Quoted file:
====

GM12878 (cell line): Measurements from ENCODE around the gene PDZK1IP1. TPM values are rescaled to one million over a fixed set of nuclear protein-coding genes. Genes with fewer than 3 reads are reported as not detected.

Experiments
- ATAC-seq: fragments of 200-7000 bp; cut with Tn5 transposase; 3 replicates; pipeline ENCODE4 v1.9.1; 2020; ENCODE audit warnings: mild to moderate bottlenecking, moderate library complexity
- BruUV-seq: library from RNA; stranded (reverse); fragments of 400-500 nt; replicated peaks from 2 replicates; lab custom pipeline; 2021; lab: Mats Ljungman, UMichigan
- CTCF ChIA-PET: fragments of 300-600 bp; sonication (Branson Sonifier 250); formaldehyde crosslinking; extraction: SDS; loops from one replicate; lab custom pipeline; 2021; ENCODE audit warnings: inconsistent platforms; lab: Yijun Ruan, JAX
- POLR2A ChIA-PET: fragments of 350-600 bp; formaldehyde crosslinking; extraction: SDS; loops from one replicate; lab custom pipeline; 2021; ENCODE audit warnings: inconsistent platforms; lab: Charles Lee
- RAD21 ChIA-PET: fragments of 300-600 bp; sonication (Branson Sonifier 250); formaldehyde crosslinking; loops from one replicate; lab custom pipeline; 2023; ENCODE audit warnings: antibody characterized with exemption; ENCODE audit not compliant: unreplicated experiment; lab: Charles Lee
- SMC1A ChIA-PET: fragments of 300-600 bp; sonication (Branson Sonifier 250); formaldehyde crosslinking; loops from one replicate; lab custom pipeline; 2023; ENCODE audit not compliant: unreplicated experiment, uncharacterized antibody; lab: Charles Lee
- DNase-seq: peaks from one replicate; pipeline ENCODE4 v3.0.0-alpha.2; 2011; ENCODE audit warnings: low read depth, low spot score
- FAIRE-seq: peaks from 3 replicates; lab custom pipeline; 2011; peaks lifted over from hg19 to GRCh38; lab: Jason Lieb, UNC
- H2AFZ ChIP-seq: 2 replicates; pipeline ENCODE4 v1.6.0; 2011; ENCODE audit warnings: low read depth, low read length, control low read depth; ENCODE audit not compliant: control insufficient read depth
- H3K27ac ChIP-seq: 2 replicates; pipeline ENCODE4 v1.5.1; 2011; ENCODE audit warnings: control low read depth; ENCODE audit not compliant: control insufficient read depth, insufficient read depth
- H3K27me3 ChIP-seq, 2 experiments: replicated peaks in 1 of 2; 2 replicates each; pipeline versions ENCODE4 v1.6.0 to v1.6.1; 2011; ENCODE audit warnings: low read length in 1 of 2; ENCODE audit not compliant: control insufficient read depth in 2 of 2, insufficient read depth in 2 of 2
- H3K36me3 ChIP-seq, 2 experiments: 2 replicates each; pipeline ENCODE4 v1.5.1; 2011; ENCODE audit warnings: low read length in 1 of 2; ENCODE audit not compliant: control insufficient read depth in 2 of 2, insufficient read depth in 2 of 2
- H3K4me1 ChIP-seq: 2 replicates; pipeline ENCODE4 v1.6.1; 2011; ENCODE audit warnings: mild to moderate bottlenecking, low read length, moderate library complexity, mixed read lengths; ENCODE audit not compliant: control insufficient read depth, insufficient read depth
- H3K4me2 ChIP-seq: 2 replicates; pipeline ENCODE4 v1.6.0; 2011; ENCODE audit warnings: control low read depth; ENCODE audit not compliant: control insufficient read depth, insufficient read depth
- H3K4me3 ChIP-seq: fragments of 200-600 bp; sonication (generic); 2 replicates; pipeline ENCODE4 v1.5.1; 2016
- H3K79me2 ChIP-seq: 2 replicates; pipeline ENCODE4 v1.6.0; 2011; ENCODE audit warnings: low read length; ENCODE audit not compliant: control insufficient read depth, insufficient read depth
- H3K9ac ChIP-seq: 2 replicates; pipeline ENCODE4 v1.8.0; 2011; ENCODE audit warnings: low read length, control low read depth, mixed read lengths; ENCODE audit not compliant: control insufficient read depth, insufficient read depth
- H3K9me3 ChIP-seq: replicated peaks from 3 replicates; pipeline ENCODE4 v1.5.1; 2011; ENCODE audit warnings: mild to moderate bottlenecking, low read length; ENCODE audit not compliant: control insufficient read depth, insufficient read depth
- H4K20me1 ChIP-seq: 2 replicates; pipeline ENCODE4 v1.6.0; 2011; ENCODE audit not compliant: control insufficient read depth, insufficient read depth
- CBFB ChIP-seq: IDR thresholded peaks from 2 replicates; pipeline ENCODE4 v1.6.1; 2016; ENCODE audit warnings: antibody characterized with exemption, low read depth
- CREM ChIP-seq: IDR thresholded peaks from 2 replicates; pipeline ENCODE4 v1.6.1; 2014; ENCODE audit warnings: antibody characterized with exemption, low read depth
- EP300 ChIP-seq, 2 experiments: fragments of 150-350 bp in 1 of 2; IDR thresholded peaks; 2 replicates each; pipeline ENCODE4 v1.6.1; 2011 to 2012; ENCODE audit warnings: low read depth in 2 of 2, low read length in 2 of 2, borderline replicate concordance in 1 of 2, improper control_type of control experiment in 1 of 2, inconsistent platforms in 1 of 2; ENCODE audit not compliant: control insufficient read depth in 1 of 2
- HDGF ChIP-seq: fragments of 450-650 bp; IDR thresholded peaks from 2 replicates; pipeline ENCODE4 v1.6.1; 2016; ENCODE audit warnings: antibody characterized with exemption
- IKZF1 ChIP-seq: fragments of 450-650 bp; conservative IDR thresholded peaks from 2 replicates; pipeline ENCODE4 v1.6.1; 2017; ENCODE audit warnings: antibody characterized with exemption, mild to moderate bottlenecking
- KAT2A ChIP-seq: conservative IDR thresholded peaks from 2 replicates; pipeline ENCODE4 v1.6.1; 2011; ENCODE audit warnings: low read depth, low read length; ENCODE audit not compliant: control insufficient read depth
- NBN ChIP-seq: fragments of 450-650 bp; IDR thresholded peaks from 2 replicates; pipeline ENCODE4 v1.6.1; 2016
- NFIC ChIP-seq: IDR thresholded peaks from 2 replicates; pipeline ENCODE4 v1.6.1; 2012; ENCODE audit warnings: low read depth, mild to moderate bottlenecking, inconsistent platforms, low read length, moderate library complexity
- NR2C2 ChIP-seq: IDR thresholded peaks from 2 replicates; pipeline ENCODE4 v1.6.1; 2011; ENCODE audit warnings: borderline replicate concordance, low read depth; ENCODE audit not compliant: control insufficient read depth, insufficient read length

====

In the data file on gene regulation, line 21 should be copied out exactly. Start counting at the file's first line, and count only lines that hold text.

- H4K20me1 ChIP-seq: 2 replicates; pipeline ENCODE4 v1.6.0; 2011; ENCODE audit not compliant: control insufficient read depth, insufficient read depth